The Mask of the Vampire (2014) by Paul Halter

Paul Halter is an unapologetic, traditionalist detective novelist, specialized in locked room mysteries and impossible crimes, who nonetheless has a bleak, cynical and modernist streak running through his novels and short stories – which are scattered across the good-bad spectrum. Halter can go from penning La montre en or (The Gold Watch, 2019), one of the best impossible crime novels of the 2010s, to churning out the amusing, but decidedly second-rate Le mystére de la Dame Blanche (The White Lady, 2020). So opinions among locked room fans also tend to be all over the place. Where we all can agree is that Halter has a lively imagination allowing him to cram his stories with entire parades of apparently supernatural occurrences and impossible murders. What he does with those miraculous crimes and how they're explained away is usually where his stories succeed or fall. And there are some in the middle, grayish area of the spectrum dividing opinions like the criminally underrated Le cercle invisible (The Invisible Circle, 1996).

The latest Paul Halter translation from the hands of John Pugmire, of Locked Room International, is one of those novels brimming with unearthly incidents and locked room murders. Halter delivers on practically all of them! 

Le masque du vampire (The Mask of the Vampire, 2014), set in 1901, begins with two different stories that are slowly intertwined and twisted together. Firstly, Owen Burns tells his chronicler, Achilles Stock, he has been preoccupied by a remarkable case that was brought to his attention by Inspector Wedekind of Scotland Yard. An old, working class man, named John McCarthy, asked on his deathbed for a priest and Father Donovan answered the call. Whatever had weight on McCarthy's conscience, Father Donovan took that secret to the grave as he was run over by a carriage on his way home. McCarthy died several hours later. So there was nothing too extraordinary about "an old man dying on the one hand" and "a simple traffic accident on the other," except an unfortunate coincidence, but a piece of paper found on the priest reveals a potential link to a 5-year-old, unsolved murder – eulogized by Burns as "a locked room crime of the very first order." An elderly, reclusive woman, Violet Starling, who dabbled in spiritualism was found strangled in her first-floor flat in "a hermetically sealed room" with the door and windows locked and bolted on the inside. It was the victim's name that was written on the piece of paper.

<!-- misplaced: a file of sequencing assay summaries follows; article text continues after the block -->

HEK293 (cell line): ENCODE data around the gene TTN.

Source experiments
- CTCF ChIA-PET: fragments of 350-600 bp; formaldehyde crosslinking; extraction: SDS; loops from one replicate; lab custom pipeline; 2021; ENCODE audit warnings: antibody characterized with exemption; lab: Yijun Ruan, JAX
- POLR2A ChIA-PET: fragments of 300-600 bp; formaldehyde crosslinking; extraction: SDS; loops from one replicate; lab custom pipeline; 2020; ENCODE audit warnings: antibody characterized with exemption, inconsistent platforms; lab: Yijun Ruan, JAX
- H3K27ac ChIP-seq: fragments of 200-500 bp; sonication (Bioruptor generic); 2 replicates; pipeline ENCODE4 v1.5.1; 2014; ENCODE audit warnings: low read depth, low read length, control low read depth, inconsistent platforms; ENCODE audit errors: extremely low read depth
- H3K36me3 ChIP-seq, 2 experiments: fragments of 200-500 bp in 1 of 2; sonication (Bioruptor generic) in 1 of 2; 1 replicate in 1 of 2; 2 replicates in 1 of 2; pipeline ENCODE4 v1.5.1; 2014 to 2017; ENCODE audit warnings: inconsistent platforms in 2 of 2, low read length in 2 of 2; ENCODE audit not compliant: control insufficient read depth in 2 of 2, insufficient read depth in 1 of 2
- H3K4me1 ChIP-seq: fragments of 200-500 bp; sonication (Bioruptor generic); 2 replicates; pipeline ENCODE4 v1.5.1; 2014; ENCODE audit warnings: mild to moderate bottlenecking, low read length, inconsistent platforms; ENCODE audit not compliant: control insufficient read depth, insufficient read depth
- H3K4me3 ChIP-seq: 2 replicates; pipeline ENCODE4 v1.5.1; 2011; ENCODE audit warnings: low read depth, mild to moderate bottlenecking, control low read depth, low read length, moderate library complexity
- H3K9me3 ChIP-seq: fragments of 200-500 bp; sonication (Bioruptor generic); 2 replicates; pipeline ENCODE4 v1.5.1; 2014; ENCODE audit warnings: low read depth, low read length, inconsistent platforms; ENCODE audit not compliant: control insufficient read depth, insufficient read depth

The second storyline centers on the village of Cleverley where strange thing happen among the forest of tombstones, ruined abbey and a cursed pond that form the cemetery. A small boy walking home witnessed a man, clad in "a voluminous cloak with the collar raised," appear out of a cloud of smoke to fumble with "a thin cord, knotted in several places." Nearly a month later, a little girl "follows a strange cloud of smoke as far as the cemetery" where she is attacked. This prompted some of the villagers to take action.

Cleverley blames Dorian Radovic, a Russian Count and antique dealer, whose crime was not merely being a stranger, but having had "the temerity to marry the heiress of the village," Rosa Eversleigh, upon his arrival and the tragedies that followed in its wake that left two people dead – a child from the village and the countess. Rosa drowned herself in the haunting pond which "exerted a dangerous fascination over those weak-willed." A year later, Radovic remarries Marjorie Walker, but she died of a heart attack and villagers swear to have seen her ghost taking nocturnal walks. And there were implications her ghost was restless because her husband had killed her. So, when the girl was attacked, the vicar, blacksmith and a salesman decide to investigate the Eversleigh family vault where they make a startling discovery. The burial vault has been desecrated, stakes had been driven through the hearts of the Count's dead wives and one of the corpses "had not deteriorated in the course of eighteen months." This is still only the beginning as evidence and public opinion turn heavy against the Count. Most astonishingly, of all, the count walked pass a mirror several times without his reflection being seen in it!